F1: 5 Takeaways from the Italian Grand Prix

Monza Podium 2022 - Italian Grand Prix
Spread the love

The Italian Grand Prix ends under a controversial safety car, Nyck De Vries steals the show, and Verstappen makes it five wins in a row.

The third and final race of the triple-header came to end at Monza for the Italian Grand Prix. Controversy came into play again, as the race ended under a safety car despite the FIA taking a lengthy time to decide how the race would conclude. An impressive rookie debut and grid penalties provided incredible overtaking. In the end, the Championship leader reigned supreme for his fifth consecutive victory.

1 – Races shouldn’t finish under Safety Cars

The FIA came under fire for another controversial end to Sunday’s race. A late race safety car was deployed following a Daniel Ricciardo DNF on lap 47 (of 53). The McLaren parked on the edge of the track, but there were no safety marshalls in sight to begin the removal of the car. Drivers in the top ten made their way to the pits, and the fans anticipated an insane finish to the race. Unfortunately, the FIA took four laps to decide whether to red flag the race or continue under the safety car, as a crane was eventually needed.

Fans were hoping to see another one-lap shootout for the win like in Abu Dhabi last season. Instead, the FIA decided to finish the race under the safety car, leaving a sour taste to the fans. Leading to Max Verstappen winning his fifth consecutive race and first win at Monza. Yes, they believe this was the right call to make, but a shootout for the win would have been the better choice. Races ending under caution are not ideal.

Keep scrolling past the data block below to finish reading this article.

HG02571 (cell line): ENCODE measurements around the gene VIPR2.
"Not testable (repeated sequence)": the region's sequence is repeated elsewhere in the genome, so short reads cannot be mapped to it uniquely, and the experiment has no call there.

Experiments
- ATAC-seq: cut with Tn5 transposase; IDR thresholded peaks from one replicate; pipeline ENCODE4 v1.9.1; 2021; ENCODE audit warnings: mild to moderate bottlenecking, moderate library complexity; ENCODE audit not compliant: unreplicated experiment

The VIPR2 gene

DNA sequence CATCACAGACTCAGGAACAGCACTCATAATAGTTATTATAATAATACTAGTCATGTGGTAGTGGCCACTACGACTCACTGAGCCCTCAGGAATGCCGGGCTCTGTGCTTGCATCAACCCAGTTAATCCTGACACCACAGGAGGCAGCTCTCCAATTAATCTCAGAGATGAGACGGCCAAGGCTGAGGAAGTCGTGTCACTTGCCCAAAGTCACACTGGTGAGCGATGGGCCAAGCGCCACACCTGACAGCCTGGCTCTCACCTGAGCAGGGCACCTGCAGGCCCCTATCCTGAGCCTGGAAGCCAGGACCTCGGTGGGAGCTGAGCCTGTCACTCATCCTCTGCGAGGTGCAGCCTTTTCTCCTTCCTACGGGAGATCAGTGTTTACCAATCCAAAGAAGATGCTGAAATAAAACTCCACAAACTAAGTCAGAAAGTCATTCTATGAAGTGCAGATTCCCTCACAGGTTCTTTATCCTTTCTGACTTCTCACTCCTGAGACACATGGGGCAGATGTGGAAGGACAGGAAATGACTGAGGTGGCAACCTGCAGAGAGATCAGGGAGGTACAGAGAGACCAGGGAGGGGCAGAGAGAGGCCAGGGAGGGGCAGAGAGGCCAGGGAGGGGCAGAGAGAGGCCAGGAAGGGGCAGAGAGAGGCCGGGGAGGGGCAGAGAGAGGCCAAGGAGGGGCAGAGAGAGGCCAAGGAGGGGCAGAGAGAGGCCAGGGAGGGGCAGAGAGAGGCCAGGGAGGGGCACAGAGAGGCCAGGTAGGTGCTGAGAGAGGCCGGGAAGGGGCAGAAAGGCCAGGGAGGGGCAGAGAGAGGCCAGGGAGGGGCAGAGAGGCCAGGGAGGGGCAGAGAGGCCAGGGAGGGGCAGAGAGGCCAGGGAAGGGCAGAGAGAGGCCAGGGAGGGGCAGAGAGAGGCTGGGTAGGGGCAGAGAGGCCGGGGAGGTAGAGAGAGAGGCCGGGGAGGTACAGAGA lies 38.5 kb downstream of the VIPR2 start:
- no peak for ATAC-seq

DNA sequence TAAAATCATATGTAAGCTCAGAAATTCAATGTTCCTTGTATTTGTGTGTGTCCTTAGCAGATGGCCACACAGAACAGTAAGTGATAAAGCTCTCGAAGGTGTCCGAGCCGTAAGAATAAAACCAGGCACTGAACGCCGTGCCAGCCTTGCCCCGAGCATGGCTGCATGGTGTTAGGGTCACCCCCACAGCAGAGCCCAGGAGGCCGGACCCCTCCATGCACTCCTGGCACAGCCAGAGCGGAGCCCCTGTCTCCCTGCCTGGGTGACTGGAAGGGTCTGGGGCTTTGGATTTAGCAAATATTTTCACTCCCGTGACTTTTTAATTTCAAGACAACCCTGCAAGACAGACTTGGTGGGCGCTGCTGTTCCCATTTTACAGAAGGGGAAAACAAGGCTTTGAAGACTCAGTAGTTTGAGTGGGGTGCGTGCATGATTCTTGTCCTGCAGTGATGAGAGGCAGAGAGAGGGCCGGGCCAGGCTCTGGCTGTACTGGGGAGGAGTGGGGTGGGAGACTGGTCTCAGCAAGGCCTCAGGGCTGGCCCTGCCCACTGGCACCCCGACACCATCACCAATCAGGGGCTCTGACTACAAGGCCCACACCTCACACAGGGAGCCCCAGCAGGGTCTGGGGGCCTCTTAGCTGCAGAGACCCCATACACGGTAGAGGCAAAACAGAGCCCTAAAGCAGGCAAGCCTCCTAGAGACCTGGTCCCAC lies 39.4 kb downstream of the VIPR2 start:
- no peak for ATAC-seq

Beyond the lead, there were plenty of battles throughout the top 12 that should have had the chance to be decided on the track. For the future of the sport, there should be a conversation about implementing new regulations overseeing cautions, lost time, and the end of the race. Perhaps a certain number of laps are guaranteed in case a safety car with under ten laps to go. Or a percentage of time/laps is adding back on, similar to what Formula E implemented this past season. Either way, fans deserve clear communication, quick decisions, and more racing.

2 – Italian Grand Prix Curse continues

Last year’s race winner Daniel Ricciardo, was on track to have a top ten finish until an unfortunate engine issue on lap 47. It brought an abrupt end to a potential double-points finish for McLaren. Ricciardo now becomes a part of a recent curse for the previous winners at Monza.

The previous three winners, Ricciardo (2021), Gasly (2020), and Leclerc (2019), have all suffered a DNF the year following their victory. Maybe a coincidence, but superstitions can affect drivers into thinking their luck at Monza may not be on their side following a win. Now that Verstappen took the win at Monza, keep an eye on the Dutchman’s luck at next year’s race.

3 – Nyck de Vries should take Latifi’s seat